• Canyon Gas Resources had more facilities violate clean air laws than any other oil and gas company, with three of its natural gas compressor stations or processing plants in western Colorado violating clean air laws.
  • The Suncor oil refinery in Denver paid a total of $335,000 in fines for violating clean air laws.
  • Other oil and gas companies that violated clean air laws include EnCana, Noble Energy, Pioneer Natural Resources, Transcolorado Gas, ExxonMobile, and Colorado Interstate Gas Company.
  • Transcolorado Gas violated formaldehyde emission limits at one of its facilities in Rio Blanco County, Colorado.
  • Sand, gravel, and asphalt companies were also big time violators of clean air laws.

Building Site Cleans Up its Act

All we have to say is, thank you.

That's because the building site at 1515 Wynkoop in lower downtown Denver, which is being developed by Hines Development has stepped up to keep its particulate pollution in check. Not only do they have water trucks and hoses spraying down the dust, they've actually decided to cease digging today because of more high winds.

This response is refreshing to say the least. The particulate pollution was bad enough, but the fact that we're neighbors really shows that the folks working at the job site care more than we thought.

So, although we railed against the development in our previous post, we'd like to take that back. We only wish that other polluters would be as responsive to their neighbors' concerns and have as much integrity. Thanks again.

Particulate Air Pollution Mars Sustainable Building

Hines Development, which is beginning construction on 1515 Wynkoop in downtown Denver, really made a mess of things yesterday. Excavation activities kicked up huge clouds of particulate pollution for hours while trucks tracked out dust all over the streets. Anyone walking within a block of this building site likely ended up with gritty teeth and watery, dust-filled eyes. We did.

Yesterday was an extremely windy day and it was unfortunate the excavating company didn't let that stop things. Rocky Mountain Clean Air Action's office is right next to this building site and we actually approached the man overseeing the operations, named Lance. We asked them to stop kicking up so much particulate pollution. His response? They've got to keep going, they can't slow down. He then told us we were trespassing, turned his back and walked away.

Sadly, the future building at 1515 Wynkoop is going to be LEED certfiied as sustainable. This seems like a joke. If Hines Development can't even keep particulate pollution in check, or listen to the concerns of its neighbors for that matter, we don't hold too high of expectations that they'll be qualified or committed to maintaining a sustainable building.

Tuesday, April 10, 2007

Saving Kids From Air Pollution Continues

Colorado House Bill 1293, which would safeguard schools and kids from busy highway air pollution, is coming up for a vote before the House Appropriations Committee. The Mothers for Clean Air Colorado are leading the charge.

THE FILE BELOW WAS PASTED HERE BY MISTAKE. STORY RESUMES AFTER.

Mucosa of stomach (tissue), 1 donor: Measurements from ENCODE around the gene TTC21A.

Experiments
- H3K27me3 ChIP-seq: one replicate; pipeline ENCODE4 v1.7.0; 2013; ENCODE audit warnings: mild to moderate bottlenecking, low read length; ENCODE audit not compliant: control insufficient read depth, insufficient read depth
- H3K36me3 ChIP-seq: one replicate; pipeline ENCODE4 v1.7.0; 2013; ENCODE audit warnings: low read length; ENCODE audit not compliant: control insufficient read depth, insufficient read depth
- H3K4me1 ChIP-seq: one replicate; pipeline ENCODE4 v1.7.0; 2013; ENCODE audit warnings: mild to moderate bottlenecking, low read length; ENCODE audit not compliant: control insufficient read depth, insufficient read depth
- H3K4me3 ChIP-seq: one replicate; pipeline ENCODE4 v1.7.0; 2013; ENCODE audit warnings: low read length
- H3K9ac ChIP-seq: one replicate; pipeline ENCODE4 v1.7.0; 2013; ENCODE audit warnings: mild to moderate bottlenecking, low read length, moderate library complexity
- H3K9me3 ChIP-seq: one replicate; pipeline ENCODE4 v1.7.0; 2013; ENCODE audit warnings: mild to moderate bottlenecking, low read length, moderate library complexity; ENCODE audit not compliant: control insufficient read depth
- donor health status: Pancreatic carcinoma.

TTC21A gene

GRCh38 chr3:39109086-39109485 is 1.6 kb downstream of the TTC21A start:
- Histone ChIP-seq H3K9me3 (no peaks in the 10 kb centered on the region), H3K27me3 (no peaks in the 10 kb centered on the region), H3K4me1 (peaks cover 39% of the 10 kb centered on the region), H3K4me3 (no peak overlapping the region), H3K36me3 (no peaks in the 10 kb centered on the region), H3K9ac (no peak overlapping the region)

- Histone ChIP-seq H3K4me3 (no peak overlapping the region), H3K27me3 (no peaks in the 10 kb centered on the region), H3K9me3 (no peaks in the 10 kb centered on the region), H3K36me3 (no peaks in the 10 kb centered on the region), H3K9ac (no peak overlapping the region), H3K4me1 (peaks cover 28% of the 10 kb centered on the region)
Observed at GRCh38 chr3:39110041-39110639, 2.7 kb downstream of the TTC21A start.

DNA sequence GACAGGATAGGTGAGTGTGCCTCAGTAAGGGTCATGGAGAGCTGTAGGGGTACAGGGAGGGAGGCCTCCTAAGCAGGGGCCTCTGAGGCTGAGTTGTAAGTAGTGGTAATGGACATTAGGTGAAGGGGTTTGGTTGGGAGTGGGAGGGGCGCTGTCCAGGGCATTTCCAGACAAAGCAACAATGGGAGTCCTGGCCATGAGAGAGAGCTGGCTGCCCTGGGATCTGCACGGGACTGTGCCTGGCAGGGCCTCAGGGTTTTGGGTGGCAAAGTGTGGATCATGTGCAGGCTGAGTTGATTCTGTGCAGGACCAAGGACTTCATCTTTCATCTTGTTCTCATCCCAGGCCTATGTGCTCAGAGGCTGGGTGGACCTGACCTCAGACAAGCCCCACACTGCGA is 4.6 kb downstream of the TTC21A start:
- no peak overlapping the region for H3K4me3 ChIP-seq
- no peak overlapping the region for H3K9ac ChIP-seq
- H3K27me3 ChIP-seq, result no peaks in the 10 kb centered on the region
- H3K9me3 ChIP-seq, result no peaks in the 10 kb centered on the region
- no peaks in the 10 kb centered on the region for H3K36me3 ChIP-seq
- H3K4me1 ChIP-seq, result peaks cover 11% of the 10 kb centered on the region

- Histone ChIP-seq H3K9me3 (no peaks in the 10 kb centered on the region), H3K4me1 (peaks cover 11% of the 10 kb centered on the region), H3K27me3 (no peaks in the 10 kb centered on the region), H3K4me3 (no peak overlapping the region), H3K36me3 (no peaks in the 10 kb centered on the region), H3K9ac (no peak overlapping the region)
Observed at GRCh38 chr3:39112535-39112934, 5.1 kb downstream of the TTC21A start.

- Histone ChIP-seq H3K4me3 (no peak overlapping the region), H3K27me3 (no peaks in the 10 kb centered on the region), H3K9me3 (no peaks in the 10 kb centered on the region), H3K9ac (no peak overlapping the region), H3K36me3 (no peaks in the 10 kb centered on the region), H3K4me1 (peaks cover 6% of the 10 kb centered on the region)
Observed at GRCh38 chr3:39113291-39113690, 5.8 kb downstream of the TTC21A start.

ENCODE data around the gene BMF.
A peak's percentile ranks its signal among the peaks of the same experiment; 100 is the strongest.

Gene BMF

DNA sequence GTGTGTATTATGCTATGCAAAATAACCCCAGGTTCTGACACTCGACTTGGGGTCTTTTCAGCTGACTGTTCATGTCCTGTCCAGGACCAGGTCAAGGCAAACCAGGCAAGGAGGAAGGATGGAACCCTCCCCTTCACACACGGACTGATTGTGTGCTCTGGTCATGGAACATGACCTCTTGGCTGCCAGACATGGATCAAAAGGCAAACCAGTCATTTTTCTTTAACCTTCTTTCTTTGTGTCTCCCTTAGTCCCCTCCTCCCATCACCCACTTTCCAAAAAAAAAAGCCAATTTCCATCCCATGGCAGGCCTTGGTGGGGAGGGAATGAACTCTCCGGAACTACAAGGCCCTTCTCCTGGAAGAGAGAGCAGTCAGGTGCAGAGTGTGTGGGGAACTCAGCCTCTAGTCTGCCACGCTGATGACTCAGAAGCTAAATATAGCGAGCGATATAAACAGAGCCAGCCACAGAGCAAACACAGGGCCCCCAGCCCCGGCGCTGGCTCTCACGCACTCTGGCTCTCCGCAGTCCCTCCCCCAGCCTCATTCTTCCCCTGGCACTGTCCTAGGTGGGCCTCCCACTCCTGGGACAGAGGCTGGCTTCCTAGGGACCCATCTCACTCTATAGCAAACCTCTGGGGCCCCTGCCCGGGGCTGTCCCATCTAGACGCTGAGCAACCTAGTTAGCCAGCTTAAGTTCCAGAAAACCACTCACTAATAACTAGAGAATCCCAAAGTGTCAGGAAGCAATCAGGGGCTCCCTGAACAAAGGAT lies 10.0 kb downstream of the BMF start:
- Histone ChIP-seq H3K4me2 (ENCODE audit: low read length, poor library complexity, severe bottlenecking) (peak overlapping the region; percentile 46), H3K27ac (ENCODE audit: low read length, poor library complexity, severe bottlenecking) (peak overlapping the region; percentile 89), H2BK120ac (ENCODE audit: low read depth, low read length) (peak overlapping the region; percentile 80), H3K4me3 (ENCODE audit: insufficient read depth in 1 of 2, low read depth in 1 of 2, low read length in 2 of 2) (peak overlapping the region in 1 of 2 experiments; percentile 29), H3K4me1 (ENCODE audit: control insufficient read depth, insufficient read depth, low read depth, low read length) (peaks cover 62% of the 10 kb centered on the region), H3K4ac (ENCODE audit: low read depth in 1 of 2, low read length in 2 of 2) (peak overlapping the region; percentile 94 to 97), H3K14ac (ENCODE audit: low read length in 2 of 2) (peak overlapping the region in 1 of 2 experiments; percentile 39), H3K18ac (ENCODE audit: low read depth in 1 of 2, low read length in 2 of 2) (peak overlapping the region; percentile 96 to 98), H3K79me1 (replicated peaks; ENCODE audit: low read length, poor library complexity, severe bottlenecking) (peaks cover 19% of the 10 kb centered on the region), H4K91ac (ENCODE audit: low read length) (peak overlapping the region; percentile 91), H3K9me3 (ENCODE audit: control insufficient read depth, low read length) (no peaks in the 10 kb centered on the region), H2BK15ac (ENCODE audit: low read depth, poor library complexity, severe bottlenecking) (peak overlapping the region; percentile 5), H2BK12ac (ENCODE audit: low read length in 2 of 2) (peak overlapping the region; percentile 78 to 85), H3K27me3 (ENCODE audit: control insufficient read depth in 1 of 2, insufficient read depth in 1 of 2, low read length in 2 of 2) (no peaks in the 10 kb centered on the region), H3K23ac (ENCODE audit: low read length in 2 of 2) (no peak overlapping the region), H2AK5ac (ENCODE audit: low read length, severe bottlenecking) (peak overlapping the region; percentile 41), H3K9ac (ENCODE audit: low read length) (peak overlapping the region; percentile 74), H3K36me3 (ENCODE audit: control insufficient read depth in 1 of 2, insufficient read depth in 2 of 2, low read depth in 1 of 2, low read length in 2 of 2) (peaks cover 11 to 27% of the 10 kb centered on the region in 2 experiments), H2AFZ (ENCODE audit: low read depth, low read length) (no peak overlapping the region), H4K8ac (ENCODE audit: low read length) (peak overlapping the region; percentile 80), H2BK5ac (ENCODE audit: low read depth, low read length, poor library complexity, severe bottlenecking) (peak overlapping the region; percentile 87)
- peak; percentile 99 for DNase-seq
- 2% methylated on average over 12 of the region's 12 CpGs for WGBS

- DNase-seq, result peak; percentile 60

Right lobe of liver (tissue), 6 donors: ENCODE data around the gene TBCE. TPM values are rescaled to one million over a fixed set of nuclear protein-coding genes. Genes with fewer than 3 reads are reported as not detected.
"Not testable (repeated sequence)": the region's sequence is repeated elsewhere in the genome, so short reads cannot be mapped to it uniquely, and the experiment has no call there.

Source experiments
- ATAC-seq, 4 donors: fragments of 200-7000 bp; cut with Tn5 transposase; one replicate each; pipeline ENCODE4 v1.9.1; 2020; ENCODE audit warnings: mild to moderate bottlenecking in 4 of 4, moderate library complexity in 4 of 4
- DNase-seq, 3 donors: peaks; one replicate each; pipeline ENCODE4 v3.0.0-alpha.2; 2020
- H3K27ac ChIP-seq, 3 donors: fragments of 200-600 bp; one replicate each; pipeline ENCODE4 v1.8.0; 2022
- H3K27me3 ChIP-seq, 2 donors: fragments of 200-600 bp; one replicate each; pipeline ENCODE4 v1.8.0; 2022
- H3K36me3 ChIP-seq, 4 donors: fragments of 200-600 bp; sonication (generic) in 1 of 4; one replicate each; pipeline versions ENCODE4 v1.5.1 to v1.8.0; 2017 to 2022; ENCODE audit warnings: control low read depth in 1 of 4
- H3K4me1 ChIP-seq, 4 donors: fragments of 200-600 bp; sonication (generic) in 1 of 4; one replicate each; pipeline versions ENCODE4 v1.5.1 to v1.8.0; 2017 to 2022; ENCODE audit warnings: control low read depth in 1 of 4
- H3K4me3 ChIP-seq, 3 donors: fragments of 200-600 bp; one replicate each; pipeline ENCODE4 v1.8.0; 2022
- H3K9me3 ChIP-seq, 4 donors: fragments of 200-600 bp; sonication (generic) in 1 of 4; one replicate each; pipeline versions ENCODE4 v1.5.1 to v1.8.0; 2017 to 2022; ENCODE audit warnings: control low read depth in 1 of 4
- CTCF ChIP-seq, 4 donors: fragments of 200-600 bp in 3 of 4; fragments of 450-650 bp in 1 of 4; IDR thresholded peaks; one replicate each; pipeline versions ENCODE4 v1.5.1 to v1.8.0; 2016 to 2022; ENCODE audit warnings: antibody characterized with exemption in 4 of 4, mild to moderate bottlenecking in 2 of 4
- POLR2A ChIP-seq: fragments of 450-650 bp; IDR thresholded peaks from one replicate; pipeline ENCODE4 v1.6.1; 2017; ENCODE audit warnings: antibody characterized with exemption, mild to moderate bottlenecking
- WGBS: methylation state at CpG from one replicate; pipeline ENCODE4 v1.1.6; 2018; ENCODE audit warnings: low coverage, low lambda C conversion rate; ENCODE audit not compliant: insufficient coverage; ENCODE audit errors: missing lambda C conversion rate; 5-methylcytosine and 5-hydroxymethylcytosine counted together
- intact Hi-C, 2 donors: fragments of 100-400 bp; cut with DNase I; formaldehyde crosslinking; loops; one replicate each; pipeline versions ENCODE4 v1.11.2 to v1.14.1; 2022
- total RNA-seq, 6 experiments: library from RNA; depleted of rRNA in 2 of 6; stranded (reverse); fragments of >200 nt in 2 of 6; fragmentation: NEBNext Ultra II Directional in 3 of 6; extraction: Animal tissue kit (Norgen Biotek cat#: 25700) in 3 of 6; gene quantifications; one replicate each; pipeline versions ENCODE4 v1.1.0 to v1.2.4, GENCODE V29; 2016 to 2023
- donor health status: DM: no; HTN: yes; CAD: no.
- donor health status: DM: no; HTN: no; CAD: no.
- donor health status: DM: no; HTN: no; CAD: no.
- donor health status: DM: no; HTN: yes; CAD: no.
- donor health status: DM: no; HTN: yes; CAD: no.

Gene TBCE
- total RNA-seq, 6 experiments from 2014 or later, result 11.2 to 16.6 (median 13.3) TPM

The bill, which would require highways to be located away from schools, has already passed one committee in the Colorado House, but now faces scrutiny because of its perceived drain on state finances. Interestingly, 80% of the financial responsibility for implementing the bill will be covered by federal funds already allocated for highway projects.

Really though, aren't our children worth some extra expense when it comes to their health? This is our future we're talking about, and the future is worth all the investment we can make.

The House Appropriations Committee will tackle HB 1293 on Thursday April 12 at 7:30 A.M. at the Capitol (room LSB-A). Come if you can, we'll be there, our children need us.

Saturday, April 07, 2007

Tri-State Moves a Half Step Forward and Baggage Alert

Tri-State Generation is delaying construction of one of two coal burning power plants in southwestern Kansas. Its reason? The "company plans to pursue other natural gas and renewable energy plants to serve customers' immediate needs," according to a Wichita Eagle article today.

These bold plans are certainly welcome news for clean air and our health. In previous posts, we've labeled Tri-State a "coal monster" because of its seemingly insatiable taste for more coal and failure to invest in renewables like wind and solar. This may still be half true, but we have to admit Tri-State is headed in the right direction with its recent plans.

Of course, Tri-State still has plans to build one coal burning power plant in southwestern Kansas, burn more coal at its Craig power plant in northwestern Colorado, and still has an energy portfolio dominated by coal (see Tri-State's portfolio below). Nevertheless, this half step forward is a big one.

BAGGAGE ALERT: We've previously commented that Colorado Air Pollution Control Division director, Paul Tourangeau, has some baggage to deal with as a former lawyer for Duke Energy. Comments on Colorado Confidential have brought attention to this in the wake of the Supreme Court's rejection of Duke Energy's arguments that it didn't have to comply with the Clean Air Act.

Thursday, April 05, 2007

Enforcement Update

Xcel Energy's coal burning Pawnee Power Plant, located in Morgan County northeast of Denver, last year spewed over 26,000,000 pounds of sulfur dioxide pollution, more than the four other coal burning power plants in the Denver metro area combined. On a per-megawatt basis, the one coal-fired boiler at the Pawnee power plant also releases more nitrogen oxides.

What's worse, all this pollution is illegal. In 2002, the U.S. Environmental Protection Agency cited Xcel Energy for illegally upgrading the Pawnee power plant without installing up-to-date pollution controls. For over four years now, this enforcement action has remained unresolved. All the while Xcel has been fouling the air.

One thought on why this enforcement action has gone nowhere so far is because of some uncertainty about what constitutes an illegal upgrade. Fortunately, the U.S. Supreme Court instilled some certainty earlier this week.

In the wake of the Supreme Court's ruling, hopefully the Environmental Protection Agency will follow through with its enforcement and secure the clean air we need. Our health depends on it.

EPA Follows Suit